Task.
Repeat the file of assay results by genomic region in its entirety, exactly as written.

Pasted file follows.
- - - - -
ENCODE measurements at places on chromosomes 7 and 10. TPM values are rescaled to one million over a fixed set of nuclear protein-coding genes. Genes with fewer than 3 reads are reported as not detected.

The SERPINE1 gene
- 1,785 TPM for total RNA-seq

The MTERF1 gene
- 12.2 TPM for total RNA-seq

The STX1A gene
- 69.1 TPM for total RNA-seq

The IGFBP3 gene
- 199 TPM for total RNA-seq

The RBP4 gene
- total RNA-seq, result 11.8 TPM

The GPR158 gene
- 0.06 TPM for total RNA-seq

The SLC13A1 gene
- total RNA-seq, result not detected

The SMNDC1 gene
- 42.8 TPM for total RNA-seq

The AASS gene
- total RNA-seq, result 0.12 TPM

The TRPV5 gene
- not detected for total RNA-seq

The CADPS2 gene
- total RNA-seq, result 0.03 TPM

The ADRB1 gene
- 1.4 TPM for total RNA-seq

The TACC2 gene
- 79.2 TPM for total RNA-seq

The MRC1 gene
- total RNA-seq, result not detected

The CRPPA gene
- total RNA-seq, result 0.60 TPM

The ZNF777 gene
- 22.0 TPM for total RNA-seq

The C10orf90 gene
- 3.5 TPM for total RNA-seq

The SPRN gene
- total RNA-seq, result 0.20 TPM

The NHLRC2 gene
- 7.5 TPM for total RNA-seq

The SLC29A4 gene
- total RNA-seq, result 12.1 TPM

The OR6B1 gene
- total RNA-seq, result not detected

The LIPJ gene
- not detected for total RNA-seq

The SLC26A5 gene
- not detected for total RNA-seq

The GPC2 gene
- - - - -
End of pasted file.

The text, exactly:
ENCODE measurements at places on chromosomes 7 and 10. TPM values are rescaled to one million over a fixed set of nuclear protein-coding genes. Genes with fewer than 3 reads are reported as not detected.

The SERPINE1 gene
- 1,785 TPM for total RNA-seq

The MTERF1 gene
- 12.2 TPM for total RNA-seq

The STX1A gene
- 69.1 TPM for total RNA-seq

The IGFBP3 gene
- 199 TPM for total RNA-seq

The RBP4 gene
- total RNA-seq, result 11.8 TPM

The GPR158 gene
- 0.06 TPM for total RNA-seq

The SLC13A1 gene
- total RNA-seq, result not detected

The SMNDC1 gene
- 42.8 TPM for total RNA-seq

The AASS gene
- total RNA-seq, result 0.12 TPM

The TRPV5 gene
- not detected for total RNA-seq

The CADPS2 gene
- total RNA-seq, result 0.03 TPM

The ADRB1 gene
- 1.4 TPM for total RNA-seq

The TACC2 gene
- 79.2 TPM for total RNA-seq

The MRC1 gene
- total RNA-seq, result not detected

The CRPPA gene
- total RNA-seq, result 0.60 TPM

The ZNF777 gene
- 22.0 TPM for total RNA-seq

The C10orf90 gene
- 3.5 TPM for total RNA-seq

The SPRN gene
- total RNA-seq, result 0.20 TPM

The NHLRC2 gene
- 7.5 TPM for total RNA-seq

The SLC29A4 gene
- total RNA-seq, result 12.1 TPM

The OR6B1 gene
- total RNA-seq, result not detected

The LIPJ gene
- not detected for total RNA-seq

The SLC26A5 gene
- not detected for total RNA-seq

The GPC2 gene